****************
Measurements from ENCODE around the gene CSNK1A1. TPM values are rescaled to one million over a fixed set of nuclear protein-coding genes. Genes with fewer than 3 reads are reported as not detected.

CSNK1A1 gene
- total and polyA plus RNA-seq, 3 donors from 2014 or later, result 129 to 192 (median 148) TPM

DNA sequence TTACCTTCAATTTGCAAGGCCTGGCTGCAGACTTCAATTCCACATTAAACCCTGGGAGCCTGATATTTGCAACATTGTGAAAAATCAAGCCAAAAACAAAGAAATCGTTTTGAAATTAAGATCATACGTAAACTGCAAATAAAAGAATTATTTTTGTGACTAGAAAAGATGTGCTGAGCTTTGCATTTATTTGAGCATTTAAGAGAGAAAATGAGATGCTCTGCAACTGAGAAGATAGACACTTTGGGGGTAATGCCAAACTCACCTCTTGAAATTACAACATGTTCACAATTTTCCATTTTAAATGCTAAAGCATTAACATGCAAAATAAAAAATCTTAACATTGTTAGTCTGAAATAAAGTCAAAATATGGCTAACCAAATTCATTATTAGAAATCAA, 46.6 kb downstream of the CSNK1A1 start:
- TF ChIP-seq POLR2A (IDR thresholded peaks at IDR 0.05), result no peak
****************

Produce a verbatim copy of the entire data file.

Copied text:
Measurements from ENCODE around the gene CSNK1A1. TPM values are rescaled to one million over a fixed set of nuclear protein-coding genes. Genes with fewer than 3 reads are reported as not detected.

CSNK1A1 gene
- total and polyA plus RNA-seq, 3 donors from 2014 or later, result 129 to 192 (median 148) TPM

DNA sequence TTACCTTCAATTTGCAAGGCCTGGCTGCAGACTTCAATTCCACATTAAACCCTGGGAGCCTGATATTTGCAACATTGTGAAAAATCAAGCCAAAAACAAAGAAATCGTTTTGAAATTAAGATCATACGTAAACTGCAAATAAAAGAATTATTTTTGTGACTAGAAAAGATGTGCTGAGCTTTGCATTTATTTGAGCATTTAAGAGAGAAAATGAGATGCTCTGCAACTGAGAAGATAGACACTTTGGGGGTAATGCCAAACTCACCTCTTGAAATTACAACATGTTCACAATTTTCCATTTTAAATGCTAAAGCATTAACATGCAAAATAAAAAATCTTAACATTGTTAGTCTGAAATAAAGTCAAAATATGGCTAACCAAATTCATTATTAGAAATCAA, 46.6 kb downstream of the CSNK1A1 start:
- TF ChIP-seq POLR2A (IDR thresholded peaks at IDR 0.05), result no peak